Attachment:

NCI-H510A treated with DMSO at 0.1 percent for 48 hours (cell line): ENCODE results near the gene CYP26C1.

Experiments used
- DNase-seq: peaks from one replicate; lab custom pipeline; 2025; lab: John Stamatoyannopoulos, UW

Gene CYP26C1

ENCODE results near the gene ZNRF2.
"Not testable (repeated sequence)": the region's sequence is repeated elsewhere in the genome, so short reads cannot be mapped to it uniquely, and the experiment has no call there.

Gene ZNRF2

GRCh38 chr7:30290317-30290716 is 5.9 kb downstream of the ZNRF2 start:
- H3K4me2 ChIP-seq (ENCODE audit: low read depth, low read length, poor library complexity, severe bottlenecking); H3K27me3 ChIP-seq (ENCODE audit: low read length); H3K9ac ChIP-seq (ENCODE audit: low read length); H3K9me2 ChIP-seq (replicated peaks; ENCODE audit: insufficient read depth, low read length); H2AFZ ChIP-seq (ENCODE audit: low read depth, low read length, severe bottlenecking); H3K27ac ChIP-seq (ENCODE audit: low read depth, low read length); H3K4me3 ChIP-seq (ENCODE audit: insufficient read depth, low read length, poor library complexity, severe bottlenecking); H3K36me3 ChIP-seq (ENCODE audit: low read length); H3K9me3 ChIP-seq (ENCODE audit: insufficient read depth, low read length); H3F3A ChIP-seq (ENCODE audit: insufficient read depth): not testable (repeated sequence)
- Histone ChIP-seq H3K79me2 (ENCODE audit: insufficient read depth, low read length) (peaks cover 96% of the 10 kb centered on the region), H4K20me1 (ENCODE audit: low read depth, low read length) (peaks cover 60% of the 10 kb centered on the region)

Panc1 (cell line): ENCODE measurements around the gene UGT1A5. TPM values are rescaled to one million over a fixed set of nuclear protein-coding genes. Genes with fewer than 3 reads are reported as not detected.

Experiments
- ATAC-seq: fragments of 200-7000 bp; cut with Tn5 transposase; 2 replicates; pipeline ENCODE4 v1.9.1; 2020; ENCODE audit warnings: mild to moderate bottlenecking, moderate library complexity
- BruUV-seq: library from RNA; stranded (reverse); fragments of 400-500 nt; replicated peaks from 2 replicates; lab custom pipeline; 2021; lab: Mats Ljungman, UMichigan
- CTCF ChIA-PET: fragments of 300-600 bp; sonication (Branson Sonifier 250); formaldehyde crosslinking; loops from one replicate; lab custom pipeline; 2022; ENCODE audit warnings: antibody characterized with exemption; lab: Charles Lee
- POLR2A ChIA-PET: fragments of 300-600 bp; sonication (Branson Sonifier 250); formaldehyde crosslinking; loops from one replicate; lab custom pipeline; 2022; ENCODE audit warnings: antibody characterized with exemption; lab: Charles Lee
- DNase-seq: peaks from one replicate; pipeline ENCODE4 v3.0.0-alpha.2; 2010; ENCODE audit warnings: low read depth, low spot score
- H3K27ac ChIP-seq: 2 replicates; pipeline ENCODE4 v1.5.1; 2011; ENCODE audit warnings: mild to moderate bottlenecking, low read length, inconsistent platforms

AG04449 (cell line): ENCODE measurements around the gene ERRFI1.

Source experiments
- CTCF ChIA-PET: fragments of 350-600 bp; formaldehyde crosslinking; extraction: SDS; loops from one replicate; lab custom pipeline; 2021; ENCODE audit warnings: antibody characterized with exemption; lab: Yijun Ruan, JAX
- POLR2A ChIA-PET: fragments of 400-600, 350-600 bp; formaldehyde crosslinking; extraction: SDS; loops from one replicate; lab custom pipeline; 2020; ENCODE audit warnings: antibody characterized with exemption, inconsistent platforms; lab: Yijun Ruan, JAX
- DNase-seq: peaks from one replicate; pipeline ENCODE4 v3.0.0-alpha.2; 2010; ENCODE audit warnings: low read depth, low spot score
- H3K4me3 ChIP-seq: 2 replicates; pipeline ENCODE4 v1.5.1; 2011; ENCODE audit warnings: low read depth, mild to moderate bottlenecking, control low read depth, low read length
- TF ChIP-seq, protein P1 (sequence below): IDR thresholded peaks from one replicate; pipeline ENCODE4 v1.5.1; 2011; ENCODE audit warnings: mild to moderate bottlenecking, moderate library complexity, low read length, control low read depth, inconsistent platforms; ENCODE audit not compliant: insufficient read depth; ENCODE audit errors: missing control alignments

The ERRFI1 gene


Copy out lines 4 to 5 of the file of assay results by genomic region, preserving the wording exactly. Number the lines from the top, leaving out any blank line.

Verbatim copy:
Gene CYP26C1

ENCODE results near the gene ZNRF2.